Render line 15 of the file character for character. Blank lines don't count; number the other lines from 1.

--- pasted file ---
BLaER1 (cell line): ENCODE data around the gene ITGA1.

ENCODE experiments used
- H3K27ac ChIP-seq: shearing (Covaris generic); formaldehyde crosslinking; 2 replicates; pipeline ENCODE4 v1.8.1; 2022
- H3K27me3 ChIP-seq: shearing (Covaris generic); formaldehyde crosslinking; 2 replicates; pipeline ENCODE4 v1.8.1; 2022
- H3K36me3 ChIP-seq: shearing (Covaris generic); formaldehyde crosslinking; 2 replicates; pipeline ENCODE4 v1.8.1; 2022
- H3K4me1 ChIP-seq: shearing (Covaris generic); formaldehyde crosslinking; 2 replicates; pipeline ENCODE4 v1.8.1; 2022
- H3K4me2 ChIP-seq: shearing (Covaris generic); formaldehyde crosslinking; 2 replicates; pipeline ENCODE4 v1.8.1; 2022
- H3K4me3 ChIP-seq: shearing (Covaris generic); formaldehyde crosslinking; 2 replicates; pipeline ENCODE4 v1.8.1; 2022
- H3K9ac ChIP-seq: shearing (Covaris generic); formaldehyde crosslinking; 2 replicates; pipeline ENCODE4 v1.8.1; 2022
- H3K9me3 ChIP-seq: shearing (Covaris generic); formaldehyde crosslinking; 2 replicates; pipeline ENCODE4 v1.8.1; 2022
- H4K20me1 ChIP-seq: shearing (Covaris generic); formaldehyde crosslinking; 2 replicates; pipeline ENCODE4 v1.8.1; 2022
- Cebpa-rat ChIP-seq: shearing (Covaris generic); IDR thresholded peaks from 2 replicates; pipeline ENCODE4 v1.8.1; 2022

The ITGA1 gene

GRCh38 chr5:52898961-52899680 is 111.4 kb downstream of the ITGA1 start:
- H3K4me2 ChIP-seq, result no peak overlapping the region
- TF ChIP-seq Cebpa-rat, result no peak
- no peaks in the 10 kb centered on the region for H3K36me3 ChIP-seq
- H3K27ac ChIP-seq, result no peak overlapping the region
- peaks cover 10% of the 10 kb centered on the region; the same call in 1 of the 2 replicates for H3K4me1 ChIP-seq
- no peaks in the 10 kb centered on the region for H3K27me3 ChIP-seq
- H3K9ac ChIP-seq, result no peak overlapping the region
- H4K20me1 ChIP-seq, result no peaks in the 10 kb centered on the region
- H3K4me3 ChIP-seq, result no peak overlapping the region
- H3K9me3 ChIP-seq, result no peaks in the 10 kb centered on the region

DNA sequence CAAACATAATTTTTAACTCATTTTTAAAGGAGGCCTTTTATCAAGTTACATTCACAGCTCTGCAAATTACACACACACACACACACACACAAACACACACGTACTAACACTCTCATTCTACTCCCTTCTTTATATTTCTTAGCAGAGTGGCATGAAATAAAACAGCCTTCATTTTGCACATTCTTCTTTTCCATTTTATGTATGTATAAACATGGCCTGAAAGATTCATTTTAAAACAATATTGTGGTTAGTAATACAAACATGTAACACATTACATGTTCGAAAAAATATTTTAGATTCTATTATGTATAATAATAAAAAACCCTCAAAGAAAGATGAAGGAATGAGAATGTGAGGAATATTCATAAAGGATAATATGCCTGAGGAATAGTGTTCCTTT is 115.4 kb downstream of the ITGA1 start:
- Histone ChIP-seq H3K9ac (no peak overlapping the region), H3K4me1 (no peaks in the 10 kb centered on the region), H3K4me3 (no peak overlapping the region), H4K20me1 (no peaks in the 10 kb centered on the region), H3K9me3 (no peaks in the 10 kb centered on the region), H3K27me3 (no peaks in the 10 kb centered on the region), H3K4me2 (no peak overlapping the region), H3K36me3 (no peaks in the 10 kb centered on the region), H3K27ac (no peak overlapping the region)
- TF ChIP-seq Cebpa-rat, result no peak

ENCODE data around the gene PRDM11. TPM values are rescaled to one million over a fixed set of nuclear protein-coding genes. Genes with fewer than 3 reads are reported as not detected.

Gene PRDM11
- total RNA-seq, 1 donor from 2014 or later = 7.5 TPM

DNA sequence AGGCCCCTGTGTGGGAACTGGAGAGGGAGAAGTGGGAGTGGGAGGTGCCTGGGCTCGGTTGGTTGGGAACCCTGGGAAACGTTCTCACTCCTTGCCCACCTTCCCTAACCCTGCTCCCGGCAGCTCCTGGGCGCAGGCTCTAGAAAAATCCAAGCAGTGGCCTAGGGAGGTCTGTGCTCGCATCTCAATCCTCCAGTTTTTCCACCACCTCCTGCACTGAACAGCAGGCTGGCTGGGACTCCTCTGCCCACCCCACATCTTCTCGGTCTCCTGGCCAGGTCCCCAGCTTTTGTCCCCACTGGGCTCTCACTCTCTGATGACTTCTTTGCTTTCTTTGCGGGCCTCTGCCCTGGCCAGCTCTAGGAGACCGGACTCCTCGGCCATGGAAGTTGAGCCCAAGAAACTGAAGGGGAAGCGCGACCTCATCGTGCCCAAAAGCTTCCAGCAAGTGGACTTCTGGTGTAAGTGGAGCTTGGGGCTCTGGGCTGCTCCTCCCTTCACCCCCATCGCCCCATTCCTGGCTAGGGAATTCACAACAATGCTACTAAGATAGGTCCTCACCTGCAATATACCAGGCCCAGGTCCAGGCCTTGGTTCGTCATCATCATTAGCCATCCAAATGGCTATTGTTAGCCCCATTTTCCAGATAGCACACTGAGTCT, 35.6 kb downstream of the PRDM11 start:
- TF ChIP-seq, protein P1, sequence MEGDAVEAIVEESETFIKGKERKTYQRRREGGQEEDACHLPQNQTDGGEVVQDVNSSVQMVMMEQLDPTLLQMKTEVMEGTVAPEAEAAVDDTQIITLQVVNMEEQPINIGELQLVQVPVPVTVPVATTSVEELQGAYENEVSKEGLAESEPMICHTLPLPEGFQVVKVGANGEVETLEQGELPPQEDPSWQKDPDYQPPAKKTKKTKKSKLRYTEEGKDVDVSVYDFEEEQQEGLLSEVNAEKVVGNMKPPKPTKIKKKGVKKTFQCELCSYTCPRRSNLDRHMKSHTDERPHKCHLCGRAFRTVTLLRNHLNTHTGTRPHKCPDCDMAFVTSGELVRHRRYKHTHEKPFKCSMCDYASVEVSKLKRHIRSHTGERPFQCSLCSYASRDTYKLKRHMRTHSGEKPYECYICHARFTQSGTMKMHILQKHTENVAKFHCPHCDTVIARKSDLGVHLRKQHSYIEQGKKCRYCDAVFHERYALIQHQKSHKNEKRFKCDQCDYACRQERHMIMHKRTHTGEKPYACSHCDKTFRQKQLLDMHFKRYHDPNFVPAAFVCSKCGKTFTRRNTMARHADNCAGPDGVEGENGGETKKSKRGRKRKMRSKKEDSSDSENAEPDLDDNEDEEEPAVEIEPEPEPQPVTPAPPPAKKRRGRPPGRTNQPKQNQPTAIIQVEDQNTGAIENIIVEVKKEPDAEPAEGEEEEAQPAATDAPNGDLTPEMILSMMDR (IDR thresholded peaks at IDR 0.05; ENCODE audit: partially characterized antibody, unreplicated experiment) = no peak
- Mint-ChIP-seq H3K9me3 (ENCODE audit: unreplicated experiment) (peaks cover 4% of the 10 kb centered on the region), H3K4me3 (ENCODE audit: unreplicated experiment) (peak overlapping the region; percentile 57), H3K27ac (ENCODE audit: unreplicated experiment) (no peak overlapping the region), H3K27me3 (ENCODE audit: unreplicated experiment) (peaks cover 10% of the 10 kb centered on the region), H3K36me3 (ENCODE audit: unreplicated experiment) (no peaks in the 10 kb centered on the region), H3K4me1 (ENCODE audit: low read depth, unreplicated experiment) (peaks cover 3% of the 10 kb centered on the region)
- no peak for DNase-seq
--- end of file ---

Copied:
- H3K4me2 ChIP-seq, result no peak overlapping the region